I want to celebrate the great work that Bowman Johnson Hostel on Oxford St in South Brisbane has been doing for a long time now, and also put a call out for donations.
Murri Watch was established in 1991 just prior to the handing down of the Recommendations arising from the Royal Commission into Aboriginal Deaths in Custody. Royal Commission.
A lot of the people who come through Bowman Johnson have complex personal histories with severe mental illness, addiction, and all the other challenges that come with colonisation and inter-generational trauma. These are hard issues to deal with, and there’s no magic wand, but one of BJs’ strengths is that it has a lot of trust and respect among the people it supports.
A lot of Murri’s who’ve been screwed over by government in the past tend not to trust the bigger service providers (who usually have mostly non-Indigenous staff), which can make those organisations less effective at delivering frontline services to Aboriginal and Torres Strait Islander people. In contrast, the Murri Watch programs are more specifically tailored and grounded in Aboriginal culture, and delivered by mostly Aboriginal staff. From what I’ve seen, they tend to get better results and manage to do a lot with their limited resources.
Unfortunately, Bowman Johnson doesn’t get anywhere near as much government funding as it needs and deserves. Over the last ten years or so, pretty much every area of community support services has seen massive funding cuts coupled with increasing government bureaucracy. This means that larger organisations who are better placed to write grant applications and lobby for resources tend to attract more government funding, while smaller orgs like Bowman Johnson Hostel miss out.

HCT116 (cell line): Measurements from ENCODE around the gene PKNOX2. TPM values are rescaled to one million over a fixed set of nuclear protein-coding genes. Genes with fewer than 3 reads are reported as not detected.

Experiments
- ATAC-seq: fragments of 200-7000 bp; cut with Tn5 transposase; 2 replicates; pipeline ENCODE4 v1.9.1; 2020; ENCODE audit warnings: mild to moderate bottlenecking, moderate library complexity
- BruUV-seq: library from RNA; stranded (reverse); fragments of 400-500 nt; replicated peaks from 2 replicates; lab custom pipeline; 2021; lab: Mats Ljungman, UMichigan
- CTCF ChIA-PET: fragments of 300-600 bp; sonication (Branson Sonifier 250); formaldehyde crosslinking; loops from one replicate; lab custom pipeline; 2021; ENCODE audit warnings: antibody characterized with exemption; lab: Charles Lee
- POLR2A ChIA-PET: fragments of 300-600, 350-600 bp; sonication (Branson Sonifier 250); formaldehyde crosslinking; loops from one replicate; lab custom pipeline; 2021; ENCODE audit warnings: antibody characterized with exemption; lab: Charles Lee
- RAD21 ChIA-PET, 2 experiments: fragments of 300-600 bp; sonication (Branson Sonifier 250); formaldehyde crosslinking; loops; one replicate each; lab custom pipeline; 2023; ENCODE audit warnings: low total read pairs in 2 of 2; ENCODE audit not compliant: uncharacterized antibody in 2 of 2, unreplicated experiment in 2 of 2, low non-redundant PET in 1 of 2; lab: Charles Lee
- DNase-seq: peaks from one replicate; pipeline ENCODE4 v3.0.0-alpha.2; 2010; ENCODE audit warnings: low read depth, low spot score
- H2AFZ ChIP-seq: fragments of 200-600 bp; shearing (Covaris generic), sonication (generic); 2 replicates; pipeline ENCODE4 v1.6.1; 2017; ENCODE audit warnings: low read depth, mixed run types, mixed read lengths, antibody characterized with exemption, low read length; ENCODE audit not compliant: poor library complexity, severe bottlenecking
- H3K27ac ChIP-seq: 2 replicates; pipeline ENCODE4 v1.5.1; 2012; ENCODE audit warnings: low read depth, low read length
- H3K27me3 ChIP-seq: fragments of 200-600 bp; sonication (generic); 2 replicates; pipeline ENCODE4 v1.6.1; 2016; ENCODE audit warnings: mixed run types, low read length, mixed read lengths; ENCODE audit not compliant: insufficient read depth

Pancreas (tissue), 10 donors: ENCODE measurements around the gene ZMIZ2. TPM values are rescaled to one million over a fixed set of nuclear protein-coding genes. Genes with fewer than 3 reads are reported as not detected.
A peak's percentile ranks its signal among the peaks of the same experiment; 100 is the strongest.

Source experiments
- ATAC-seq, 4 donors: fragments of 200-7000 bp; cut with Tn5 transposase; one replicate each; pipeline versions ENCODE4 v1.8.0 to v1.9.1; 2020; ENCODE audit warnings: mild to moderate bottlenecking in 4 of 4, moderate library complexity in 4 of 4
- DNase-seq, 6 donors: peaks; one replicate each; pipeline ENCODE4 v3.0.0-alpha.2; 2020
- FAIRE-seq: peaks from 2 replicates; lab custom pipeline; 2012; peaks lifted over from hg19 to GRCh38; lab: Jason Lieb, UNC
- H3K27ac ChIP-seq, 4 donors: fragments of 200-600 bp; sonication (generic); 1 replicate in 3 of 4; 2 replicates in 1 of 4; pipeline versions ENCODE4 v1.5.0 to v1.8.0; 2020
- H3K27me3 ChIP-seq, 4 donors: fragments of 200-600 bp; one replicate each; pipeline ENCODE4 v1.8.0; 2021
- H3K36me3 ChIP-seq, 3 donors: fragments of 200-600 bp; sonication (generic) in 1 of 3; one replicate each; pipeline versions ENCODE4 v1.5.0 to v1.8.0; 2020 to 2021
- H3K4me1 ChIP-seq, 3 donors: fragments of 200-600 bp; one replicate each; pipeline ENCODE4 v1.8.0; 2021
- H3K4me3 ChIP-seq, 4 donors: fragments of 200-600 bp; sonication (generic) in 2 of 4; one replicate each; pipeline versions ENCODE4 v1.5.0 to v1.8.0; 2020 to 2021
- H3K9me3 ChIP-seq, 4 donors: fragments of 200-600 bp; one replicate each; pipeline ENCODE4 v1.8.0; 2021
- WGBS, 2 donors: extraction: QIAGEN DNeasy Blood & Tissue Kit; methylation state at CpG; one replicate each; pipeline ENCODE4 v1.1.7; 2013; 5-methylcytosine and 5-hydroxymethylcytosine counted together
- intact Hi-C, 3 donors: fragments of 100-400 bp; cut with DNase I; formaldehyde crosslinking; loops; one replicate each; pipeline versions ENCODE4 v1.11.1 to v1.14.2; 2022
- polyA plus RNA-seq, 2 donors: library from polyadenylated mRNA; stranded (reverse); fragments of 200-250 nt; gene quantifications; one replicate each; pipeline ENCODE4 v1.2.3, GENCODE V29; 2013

Right now, they’re really keen for donations of white goods to help support clients who are moving into longer-term housing. Unlike some of the larger organisations, BJs doesn’t receive any government funding to buy fridges, washing machines etc for the clients who are exiting their 3-month supported accommodation program. This means the time-poor staff and their clients have to navigate through additional layers of bureaucracy in order to get one of the other community organisations to provide the basic goods needed to set up a new home.
If you have a spare fridge, microwave, or washing machine that’s still in good working condition, please consider donating it to Bowman Johnson Hostel at 5 Oxford St, South Brisbane. They’d prefer if you can drop off donations on Friday afternoons between 12 and 4, but outside those hours you could contact my office to arrange something. They’re also keen for donations of old laptops, gardening tools and a data projector.
Anyone who has worked in this sector will attest that when working with Aboriginal and Torres Strait Islander peoples, you tend to get better results if support programs are delivered by Aboriginal-run organisations with Aboriginal staff. It seems strange to me that non-Indigenous community organisations and religious orgs with very few ATSI staff are receiving so much funding for Aboriginal outreach and support programs at a time when Bowman Johnson and other smaller orgs like it are getting so little.
As a side note, Murri Watch is a really valuable organisation that more people should know about. One of the many services they offer is crisis accommodation for rough sleepers. They have a hotline – 3891 2822 – that you can call if you encounter someone who might need a place to stay for the night or might have had a few too many drinks and needs someone to come pick them up.
If you’d like to show your support for Bowman Johnson Hostel and Murri Watch more generally, please take a moment to write to your State MP or the State Government Minister for Aboriginal Partnerships and ask them to increase funding for these crucial frontline services.
Councillor for the Gabba Ward